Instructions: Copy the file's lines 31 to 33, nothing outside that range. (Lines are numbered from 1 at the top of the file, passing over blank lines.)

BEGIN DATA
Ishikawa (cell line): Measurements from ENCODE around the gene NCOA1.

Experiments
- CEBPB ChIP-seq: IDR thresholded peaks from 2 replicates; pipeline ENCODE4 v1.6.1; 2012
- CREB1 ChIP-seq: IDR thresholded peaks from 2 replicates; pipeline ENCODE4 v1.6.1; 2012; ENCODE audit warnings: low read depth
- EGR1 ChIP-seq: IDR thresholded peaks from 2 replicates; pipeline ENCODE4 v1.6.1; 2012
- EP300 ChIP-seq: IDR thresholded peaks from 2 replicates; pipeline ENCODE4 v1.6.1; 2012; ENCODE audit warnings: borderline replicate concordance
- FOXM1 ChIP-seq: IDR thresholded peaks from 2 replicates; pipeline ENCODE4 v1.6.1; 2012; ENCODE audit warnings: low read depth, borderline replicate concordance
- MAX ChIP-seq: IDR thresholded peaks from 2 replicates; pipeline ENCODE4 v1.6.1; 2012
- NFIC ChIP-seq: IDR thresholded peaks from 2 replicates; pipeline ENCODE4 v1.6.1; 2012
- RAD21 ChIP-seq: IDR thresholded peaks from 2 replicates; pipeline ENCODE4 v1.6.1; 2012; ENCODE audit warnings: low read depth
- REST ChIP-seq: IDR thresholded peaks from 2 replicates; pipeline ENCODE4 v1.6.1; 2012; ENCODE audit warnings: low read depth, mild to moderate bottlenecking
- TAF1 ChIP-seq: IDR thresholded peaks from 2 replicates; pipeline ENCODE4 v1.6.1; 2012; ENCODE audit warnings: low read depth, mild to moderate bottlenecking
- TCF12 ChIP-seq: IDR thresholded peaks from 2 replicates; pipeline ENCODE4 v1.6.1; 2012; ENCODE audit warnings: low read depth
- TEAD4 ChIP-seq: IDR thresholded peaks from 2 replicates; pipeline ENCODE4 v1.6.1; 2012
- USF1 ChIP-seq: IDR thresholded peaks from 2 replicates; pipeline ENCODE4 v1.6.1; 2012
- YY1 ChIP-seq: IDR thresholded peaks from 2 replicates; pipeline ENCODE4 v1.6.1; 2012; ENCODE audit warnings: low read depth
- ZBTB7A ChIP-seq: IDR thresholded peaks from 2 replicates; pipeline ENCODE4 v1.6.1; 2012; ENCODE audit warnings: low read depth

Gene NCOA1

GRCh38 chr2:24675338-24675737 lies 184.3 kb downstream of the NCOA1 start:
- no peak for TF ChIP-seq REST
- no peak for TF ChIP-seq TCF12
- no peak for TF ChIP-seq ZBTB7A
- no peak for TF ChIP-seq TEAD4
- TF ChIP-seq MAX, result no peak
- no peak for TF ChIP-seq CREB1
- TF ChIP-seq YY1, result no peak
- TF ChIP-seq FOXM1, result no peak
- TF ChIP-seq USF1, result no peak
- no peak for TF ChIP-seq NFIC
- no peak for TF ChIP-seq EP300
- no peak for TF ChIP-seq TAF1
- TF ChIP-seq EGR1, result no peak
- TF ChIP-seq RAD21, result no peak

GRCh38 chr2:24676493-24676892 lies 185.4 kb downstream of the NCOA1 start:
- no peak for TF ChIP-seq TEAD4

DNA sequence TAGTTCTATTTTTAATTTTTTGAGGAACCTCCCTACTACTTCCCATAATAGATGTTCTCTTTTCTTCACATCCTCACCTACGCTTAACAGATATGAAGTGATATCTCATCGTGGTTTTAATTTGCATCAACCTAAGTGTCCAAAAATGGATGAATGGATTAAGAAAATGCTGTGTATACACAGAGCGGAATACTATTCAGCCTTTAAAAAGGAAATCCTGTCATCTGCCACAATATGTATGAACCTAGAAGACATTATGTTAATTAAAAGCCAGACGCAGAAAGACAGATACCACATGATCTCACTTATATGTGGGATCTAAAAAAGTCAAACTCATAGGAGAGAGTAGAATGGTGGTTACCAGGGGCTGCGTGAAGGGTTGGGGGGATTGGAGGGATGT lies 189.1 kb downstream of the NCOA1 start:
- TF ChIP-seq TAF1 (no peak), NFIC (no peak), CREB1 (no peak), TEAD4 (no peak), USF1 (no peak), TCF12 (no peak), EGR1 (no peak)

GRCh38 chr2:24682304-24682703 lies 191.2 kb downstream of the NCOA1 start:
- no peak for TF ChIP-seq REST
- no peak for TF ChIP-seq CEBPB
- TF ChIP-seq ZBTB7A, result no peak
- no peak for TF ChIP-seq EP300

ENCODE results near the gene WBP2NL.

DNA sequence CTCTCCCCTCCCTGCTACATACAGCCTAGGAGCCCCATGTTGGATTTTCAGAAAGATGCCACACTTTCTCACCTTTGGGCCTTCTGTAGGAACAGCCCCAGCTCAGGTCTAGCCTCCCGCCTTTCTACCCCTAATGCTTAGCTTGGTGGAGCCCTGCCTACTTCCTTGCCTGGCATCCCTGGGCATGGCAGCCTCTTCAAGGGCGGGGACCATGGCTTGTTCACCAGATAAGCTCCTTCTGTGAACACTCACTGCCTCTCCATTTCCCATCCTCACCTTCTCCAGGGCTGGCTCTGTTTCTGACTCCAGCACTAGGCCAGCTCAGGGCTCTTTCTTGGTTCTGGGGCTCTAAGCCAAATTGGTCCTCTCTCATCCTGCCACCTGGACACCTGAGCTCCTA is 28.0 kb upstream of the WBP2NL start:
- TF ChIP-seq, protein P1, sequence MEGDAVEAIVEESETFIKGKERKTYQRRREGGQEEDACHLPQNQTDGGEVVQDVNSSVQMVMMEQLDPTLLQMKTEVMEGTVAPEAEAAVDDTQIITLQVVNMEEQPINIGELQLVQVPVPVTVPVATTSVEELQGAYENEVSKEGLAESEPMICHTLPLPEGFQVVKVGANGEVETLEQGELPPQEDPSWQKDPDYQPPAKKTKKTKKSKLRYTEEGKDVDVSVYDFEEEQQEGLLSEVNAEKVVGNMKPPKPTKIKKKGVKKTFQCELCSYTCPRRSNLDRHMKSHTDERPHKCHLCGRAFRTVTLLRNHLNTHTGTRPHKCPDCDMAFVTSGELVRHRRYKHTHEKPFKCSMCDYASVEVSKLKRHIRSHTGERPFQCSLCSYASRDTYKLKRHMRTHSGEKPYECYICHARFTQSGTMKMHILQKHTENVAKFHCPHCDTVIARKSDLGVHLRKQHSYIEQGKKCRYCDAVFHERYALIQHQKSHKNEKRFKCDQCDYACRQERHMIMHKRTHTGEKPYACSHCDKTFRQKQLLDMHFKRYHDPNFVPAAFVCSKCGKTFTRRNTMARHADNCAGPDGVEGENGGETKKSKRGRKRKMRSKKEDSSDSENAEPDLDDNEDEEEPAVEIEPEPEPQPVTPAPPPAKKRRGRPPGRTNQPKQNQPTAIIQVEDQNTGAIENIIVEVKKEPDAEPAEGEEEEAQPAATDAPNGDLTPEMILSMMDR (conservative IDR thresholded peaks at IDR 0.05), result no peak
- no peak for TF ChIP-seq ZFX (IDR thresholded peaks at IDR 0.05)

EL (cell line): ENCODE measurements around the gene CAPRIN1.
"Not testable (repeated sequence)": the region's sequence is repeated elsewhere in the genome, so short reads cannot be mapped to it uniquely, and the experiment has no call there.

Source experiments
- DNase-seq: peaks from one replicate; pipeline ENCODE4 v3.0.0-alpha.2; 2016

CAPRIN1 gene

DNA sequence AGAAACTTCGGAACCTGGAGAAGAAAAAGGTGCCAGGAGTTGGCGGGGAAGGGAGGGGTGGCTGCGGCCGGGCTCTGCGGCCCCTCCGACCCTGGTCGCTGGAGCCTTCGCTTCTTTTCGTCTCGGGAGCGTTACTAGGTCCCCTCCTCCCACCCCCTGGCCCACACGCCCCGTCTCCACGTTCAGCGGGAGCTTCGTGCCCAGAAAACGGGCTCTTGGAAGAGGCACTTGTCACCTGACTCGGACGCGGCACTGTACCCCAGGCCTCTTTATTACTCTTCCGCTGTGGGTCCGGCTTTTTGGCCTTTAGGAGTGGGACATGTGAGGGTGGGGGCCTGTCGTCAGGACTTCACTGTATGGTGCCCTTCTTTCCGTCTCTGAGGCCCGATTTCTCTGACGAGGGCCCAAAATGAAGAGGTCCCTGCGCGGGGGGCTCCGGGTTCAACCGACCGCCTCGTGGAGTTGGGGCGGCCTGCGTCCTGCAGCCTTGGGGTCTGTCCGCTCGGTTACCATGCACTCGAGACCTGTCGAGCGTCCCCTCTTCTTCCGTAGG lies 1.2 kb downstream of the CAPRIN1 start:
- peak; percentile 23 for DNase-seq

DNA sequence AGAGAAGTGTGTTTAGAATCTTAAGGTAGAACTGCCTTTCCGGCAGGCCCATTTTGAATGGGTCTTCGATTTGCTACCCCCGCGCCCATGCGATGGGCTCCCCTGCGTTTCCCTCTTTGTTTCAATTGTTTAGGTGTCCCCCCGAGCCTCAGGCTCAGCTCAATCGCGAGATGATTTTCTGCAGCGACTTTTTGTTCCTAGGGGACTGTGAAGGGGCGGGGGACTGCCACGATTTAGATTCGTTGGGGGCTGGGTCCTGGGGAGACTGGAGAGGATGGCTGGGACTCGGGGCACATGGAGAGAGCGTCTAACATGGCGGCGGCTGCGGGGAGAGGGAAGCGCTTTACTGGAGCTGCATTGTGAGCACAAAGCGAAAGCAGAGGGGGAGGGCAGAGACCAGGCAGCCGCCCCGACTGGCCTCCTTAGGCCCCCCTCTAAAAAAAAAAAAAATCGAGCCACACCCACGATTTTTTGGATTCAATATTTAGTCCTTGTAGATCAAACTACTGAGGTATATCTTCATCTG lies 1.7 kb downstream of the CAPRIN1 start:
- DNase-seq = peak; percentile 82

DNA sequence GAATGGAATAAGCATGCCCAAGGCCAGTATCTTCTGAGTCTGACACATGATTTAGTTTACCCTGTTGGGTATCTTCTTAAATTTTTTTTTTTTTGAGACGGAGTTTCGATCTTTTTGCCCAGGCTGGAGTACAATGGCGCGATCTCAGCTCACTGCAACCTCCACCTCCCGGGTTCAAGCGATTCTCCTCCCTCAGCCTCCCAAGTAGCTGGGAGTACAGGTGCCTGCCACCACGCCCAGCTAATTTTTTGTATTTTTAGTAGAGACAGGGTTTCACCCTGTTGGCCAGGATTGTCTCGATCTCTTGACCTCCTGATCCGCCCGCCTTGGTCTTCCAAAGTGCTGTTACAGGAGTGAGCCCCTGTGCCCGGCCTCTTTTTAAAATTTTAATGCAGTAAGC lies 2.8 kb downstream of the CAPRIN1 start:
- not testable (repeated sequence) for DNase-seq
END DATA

- no peak for TF ChIP-seq TAF1
- TF ChIP-seq EGR1, result no peak
- TF ChIP-seq RAD21, result no peak